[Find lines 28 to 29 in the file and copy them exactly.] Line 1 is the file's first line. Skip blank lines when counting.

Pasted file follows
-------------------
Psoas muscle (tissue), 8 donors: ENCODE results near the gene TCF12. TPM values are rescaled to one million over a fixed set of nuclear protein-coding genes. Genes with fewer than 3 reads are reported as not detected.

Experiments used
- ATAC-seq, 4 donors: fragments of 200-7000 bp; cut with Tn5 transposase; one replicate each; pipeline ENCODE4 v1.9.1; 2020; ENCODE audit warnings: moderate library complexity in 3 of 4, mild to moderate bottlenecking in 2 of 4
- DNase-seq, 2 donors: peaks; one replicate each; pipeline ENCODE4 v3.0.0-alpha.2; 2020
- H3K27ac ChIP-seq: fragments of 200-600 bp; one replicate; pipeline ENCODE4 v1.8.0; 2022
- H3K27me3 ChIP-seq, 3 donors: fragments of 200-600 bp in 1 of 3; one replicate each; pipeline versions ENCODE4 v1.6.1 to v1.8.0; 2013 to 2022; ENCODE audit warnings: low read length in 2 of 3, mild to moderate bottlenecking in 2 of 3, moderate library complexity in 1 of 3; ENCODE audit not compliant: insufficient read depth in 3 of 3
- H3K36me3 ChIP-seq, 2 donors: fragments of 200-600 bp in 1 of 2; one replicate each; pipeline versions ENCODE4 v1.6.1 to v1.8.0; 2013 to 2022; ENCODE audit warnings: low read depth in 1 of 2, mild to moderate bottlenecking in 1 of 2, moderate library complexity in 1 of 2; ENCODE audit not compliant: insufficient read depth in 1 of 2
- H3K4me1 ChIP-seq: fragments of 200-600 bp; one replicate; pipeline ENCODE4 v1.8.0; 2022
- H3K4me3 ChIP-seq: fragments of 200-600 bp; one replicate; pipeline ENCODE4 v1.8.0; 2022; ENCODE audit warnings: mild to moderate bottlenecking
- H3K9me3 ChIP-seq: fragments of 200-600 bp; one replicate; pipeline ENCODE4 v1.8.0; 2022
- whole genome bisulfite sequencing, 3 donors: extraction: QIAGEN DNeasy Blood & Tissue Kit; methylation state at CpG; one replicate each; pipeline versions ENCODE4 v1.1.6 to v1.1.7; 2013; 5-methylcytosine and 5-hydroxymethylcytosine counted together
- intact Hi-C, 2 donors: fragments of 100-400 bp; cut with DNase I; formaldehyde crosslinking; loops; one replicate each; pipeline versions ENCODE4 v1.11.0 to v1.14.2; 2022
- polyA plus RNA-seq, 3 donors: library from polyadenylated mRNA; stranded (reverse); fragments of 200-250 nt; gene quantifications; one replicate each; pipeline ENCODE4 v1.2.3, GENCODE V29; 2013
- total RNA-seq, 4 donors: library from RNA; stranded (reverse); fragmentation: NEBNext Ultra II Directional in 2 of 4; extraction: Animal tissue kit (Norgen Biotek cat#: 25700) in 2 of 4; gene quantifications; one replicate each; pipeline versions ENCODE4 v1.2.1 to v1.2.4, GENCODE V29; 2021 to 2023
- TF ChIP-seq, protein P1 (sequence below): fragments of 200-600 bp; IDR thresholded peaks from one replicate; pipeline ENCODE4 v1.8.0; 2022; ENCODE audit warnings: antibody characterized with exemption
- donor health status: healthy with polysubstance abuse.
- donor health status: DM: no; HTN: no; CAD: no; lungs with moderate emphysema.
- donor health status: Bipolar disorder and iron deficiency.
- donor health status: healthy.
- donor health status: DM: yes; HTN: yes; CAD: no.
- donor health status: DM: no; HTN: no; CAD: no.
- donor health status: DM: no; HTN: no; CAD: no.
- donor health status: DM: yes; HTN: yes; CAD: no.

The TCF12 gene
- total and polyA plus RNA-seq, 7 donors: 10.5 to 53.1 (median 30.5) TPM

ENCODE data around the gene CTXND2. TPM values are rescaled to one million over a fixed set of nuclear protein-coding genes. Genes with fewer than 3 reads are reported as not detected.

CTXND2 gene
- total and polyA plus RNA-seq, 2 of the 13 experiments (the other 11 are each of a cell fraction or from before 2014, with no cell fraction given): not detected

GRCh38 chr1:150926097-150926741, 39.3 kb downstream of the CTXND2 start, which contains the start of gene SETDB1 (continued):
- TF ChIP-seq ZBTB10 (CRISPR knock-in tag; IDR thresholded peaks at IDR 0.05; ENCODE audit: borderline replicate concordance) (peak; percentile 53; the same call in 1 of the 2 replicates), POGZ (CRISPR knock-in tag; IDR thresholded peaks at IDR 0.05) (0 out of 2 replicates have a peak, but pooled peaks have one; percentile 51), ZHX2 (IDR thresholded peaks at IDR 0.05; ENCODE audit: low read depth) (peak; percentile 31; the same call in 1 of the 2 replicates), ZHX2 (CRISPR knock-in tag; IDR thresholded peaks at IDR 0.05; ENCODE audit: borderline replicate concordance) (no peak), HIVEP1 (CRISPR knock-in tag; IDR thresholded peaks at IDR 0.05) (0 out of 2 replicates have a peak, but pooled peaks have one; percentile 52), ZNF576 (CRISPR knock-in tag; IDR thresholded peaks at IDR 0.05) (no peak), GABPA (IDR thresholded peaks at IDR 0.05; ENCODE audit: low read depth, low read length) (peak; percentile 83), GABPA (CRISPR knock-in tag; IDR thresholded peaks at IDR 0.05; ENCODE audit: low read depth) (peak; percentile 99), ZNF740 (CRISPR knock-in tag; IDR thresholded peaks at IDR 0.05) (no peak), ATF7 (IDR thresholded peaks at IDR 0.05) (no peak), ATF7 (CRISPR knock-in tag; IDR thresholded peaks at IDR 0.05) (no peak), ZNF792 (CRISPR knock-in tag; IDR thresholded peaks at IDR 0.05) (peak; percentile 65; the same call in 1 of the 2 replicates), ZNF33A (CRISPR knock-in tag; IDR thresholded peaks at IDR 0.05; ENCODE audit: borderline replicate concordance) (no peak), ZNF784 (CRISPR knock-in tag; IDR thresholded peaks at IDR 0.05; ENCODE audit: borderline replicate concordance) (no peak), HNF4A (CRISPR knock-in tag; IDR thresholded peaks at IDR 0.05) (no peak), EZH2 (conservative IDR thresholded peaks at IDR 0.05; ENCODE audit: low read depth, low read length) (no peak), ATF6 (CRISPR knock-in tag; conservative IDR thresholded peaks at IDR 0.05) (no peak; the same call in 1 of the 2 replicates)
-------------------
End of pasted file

- total and polyA plus RNA-seq, 2 of the 13 experiments (the other 11 are each of a cell fraction or from before 2014, with no cell fraction given): not detected

GRCh38 chr1:150926097-150926741, 39.3 kb downstream of the CTXND2 start, which contains the start of gene SETDB1 (continued):